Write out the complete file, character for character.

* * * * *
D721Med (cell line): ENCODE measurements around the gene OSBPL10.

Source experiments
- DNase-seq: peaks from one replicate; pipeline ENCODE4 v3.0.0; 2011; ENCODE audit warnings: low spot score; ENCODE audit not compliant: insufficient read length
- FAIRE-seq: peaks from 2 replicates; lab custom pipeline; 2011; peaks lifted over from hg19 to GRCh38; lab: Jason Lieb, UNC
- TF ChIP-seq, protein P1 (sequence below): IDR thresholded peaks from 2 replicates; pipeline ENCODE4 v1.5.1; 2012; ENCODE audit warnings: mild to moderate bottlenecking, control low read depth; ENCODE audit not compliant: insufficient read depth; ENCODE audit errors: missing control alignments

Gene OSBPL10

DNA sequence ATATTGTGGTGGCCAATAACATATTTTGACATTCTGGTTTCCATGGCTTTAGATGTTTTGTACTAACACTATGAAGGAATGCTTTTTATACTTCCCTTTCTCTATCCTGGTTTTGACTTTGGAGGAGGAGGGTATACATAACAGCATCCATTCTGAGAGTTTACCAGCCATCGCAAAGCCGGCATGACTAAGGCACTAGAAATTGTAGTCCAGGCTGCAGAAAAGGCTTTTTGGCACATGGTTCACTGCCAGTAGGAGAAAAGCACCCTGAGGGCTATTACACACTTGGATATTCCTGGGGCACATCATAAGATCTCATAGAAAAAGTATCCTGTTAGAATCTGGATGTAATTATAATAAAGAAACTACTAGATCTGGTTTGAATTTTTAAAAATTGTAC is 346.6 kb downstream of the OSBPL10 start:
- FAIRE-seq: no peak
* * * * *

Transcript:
D721Med (cell line): ENCODE measurements around the gene OSBPL10.

Source experiments
- DNase-seq: peaks from one replicate; pipeline ENCODE4 v3.0.0; 2011; ENCODE audit warnings: low spot score; ENCODE audit not compliant: insufficient read length
- FAIRE-seq: peaks from 2 replicates; lab custom pipeline; 2011; peaks lifted over from hg19 to GRCh38; lab: Jason Lieb, UNC
- TF ChIP-seq, protein P1 (sequence below): IDR thresholded peaks from 2 replicates; pipeline ENCODE4 v1.5.1; 2012; ENCODE audit warnings: mild to moderate bottlenecking, control low read depth; ENCODE audit not compliant: insufficient read depth; ENCODE audit errors: missing control alignments

Gene OSBPL10

DNA sequence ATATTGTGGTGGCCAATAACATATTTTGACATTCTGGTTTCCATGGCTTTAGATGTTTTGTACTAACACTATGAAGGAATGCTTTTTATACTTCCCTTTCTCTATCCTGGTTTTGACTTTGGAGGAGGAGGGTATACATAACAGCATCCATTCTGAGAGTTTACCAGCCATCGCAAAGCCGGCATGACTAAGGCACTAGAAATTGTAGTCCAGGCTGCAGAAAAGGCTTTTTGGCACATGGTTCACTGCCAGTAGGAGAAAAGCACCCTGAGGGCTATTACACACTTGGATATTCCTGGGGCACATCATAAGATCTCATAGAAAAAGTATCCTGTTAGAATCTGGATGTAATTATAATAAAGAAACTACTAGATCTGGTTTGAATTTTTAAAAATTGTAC is 346.6 kb downstream of the OSBPL10 start:
- FAIRE-seq: no peak